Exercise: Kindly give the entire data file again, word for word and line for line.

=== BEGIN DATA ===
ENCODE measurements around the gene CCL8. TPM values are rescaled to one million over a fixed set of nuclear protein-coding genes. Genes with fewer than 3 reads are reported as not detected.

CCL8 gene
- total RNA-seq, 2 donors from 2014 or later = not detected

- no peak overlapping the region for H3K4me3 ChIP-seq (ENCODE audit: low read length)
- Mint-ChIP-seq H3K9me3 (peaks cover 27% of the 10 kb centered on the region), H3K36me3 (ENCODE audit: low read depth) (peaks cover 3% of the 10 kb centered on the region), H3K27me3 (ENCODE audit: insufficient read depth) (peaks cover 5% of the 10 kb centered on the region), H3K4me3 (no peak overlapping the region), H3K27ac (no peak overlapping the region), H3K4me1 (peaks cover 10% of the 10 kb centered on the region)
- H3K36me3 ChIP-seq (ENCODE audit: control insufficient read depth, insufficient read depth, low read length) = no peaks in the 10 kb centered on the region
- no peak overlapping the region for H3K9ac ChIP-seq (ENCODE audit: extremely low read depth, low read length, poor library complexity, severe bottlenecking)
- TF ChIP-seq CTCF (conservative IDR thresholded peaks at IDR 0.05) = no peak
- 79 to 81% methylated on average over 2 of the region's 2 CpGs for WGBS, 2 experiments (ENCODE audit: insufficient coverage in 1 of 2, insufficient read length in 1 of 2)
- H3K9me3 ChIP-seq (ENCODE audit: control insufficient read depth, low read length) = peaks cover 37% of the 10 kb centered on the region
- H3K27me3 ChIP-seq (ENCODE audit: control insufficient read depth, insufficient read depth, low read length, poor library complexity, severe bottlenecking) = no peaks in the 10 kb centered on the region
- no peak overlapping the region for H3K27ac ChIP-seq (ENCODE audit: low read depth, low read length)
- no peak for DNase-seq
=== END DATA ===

ENCODE measurements around the gene CCL8. TPM values are rescaled to one million over a fixed set of nuclear protein-coding genes. Genes with fewer than 3 reads are reported as not detected.

CCL8 gene
- total RNA-seq, 2 donors from 2014 or later = not detected

- no peak overlapping the region for H3K4me3 ChIP-seq (ENCODE audit: low read length)
- Mint-ChIP-seq H3K9me3 (peaks cover 27% of the 10 kb centered on the region), H3K36me3 (ENCODE audit: low read depth) (peaks cover 3% of the 10 kb centered on the region), H3K27me3 (ENCODE audit: insufficient read depth) (peaks cover 5% of the 10 kb centered on the region), H3K4me3 (no peak overlapping the region), H3K27ac (no peak overlapping the region), H3K4me1 (peaks cover 10% of the 10 kb centered on the region)
- H3K36me3 ChIP-seq (ENCODE audit: control insufficient read depth, insufficient read depth, low read length) = no peaks in the 10 kb centered on the region
- no peak overlapping the region for H3K9ac ChIP-seq (ENCODE audit: extremely low read depth, low read length, poor library complexity, severe bottlenecking)
- TF ChIP-seq CTCF (conservative IDR thresholded peaks at IDR 0.05) = no peak
- 79 to 81% methylated on average over 2 of the region's 2 CpGs for WGBS, 2 experiments (ENCODE audit: insufficient coverage in 1 of 2, insufficient read length in 1 of 2)
- H3K9me3 ChIP-seq (ENCODE audit: control insufficient read depth, low read length) = peaks cover 37% of the 10 kb centered on the region
- H3K27me3 ChIP-seq (ENCODE audit: control insufficient read depth, insufficient read depth, low read length, poor library complexity, severe bottlenecking) = no peaks in the 10 kb centered on the region
- no peak overlapping the region for H3K27ac ChIP-seq (ENCODE audit: low read depth, low read length)
- no peak for DNase-seq